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Loaded Words

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Loaded words or loaded language describes the misleading use of emotionally loaded language in order to win an argument.

Besides a word's definition, most words have a connotation that implies that its subject is either good or bad. For example, both the words "cabin" and "shack" mean basically the same thing, but one word has a positive connotation and the other has a negative connotation. Using a loaded term by itself isn't fallacious, but using loaded terms as a basis for an argument is. Using a loaded term to imply that the subject in question is bad when the point of your argument is that it's bad is just another form of Begging the Question.


Compare You Keep Using That Word.


  • In Methuselah's Children by Robert A. Heinlein, there is an anti-Howard Family groundswell (being abetted by the government), stemming from the mistaken belief that the Families have some secret longevity treatment. The government has laws in place regarding what can be said about anyone, including lists of "hot" words — those that carry emotional loads — and any article written for publication is measured against this list. If it scores above a certain threshold it's deemed incitement, inflammatory speech, or hate speech, and cannot be published. The groups that are pushing to have the Family members imprisoned until they reveal their "secret" are very, very careful to not let any individual article cross the threshold, and the government chooses not to act on the fact that there are so many articles of this type being written that even if none of them is sufficient alone, when taken in aggregate, they're overwhelming.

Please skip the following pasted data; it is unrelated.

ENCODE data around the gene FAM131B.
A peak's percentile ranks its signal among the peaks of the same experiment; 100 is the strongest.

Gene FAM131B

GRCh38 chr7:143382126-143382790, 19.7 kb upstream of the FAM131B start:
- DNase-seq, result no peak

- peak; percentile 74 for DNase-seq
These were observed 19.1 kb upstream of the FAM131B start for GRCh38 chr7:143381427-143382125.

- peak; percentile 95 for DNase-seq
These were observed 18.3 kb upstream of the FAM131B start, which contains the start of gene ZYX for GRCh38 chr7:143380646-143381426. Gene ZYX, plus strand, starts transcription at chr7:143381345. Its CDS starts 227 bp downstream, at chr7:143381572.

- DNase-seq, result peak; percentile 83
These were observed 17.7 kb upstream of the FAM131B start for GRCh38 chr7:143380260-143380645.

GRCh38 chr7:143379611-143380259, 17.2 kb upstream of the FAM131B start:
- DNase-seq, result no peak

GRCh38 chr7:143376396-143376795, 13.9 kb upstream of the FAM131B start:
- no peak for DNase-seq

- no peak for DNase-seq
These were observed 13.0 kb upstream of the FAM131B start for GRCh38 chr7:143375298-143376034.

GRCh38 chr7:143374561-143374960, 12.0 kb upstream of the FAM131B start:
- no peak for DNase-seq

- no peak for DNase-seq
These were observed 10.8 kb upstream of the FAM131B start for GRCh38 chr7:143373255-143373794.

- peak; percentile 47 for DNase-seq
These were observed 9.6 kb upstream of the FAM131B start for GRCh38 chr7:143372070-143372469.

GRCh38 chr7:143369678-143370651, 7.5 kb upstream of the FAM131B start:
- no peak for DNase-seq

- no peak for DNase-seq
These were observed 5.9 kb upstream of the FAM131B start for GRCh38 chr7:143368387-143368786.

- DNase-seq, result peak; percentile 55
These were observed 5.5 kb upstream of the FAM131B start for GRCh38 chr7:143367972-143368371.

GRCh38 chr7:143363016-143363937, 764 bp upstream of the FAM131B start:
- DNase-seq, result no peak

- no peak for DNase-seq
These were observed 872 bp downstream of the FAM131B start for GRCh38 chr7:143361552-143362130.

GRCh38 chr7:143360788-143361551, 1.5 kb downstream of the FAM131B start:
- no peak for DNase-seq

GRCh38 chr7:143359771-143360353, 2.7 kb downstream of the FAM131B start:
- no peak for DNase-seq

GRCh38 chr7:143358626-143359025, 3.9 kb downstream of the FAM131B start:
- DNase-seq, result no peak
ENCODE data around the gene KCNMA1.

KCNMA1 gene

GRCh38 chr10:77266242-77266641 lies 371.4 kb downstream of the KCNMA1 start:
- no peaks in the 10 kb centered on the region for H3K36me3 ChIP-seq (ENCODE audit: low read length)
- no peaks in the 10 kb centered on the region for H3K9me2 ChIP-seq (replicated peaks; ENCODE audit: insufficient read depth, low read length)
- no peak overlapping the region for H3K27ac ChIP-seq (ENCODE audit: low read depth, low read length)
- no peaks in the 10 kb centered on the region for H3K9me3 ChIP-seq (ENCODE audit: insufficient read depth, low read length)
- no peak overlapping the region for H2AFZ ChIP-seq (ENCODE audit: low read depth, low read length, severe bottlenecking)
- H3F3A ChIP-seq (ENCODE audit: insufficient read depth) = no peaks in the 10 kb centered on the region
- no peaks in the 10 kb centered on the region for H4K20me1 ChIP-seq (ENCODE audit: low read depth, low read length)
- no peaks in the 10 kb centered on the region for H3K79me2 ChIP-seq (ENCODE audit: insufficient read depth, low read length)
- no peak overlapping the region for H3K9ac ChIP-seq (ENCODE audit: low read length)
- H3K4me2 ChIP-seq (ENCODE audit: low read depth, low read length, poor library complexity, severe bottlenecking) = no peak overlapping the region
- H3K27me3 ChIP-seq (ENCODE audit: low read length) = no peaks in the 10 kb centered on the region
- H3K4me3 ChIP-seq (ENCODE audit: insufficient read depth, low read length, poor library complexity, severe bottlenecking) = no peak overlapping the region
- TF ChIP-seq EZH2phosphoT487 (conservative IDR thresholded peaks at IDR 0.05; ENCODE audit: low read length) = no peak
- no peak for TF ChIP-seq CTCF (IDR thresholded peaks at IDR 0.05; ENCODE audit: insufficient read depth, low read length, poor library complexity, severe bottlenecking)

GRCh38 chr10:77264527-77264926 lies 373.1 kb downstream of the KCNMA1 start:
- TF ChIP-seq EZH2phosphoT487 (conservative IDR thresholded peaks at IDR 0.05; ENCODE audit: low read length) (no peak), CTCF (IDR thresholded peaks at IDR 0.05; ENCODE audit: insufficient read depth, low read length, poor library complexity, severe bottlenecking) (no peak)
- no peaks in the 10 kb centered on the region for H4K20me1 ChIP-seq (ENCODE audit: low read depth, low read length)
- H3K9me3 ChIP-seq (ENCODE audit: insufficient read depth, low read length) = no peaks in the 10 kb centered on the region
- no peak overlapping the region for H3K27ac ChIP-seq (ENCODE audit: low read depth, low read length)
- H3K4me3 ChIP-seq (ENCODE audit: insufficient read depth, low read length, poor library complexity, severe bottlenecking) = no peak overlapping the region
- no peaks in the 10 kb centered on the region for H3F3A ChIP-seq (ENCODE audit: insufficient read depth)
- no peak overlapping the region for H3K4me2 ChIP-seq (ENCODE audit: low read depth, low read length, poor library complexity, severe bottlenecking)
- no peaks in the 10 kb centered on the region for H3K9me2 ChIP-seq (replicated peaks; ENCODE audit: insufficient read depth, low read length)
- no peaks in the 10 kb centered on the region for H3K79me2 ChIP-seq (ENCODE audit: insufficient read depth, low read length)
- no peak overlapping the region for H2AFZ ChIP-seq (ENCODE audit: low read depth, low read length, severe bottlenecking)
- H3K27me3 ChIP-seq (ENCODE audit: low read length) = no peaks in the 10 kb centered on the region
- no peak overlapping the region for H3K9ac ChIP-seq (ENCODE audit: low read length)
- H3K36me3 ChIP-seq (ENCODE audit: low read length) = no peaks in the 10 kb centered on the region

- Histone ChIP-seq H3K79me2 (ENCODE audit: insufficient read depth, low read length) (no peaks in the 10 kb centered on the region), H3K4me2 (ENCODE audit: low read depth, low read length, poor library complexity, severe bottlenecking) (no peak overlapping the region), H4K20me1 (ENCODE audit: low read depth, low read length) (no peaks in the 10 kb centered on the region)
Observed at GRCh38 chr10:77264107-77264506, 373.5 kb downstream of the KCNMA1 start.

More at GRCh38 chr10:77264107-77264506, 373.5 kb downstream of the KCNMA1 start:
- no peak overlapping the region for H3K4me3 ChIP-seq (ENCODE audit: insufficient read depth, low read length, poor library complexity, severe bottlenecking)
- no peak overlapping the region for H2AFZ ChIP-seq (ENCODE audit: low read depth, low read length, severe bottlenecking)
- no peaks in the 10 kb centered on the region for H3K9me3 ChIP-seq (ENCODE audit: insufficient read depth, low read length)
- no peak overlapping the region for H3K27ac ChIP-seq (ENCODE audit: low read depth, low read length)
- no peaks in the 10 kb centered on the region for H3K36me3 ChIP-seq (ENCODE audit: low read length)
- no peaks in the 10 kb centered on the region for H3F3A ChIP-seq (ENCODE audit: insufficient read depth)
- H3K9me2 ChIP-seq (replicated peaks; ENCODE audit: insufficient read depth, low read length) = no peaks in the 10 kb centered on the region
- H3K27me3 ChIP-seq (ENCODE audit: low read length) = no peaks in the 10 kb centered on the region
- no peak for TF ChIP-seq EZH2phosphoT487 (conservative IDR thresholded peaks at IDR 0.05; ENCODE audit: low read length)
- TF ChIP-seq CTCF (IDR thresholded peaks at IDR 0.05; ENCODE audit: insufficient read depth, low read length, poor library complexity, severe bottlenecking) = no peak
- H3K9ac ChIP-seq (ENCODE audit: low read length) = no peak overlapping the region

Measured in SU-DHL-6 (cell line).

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  • In The Screwtape Letters, Screwtape mentions that Hell has been working to invoke this trope on society as a whole, by discouraging neutral words in favour of words with connotations that advance Hell's goals.
    "Once [people] knew that some changes were for the better, and others for the worse, and others again indifferent. We have largely removed this knowledge. For the descriptive adjective ‘unchanged’ we have substituted the emotional adjective ‘stagnant’. We have trained them to think of the Future as a promised land which favoured heroes attain—not as something which everyone reaches at the rate of sixty minutes an hour, whatever he does, whoever he is."
  • Wonder Woman (1987): Cassie Arnold regularly chooses loaded words when asking about White Magician's victims during her confused bystander interviews in order to lead those she's interviewing to say things that support her agenda driven narrative, mostly by getting them to confirm that the victims were villains.
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  • The Winter War: A subtle yet eerily pervasive version. The narration always calls Russian soldiers "men", and Finnish soldiers are always "boys". This is the author's way of ensuring that the reader roots for the right side.


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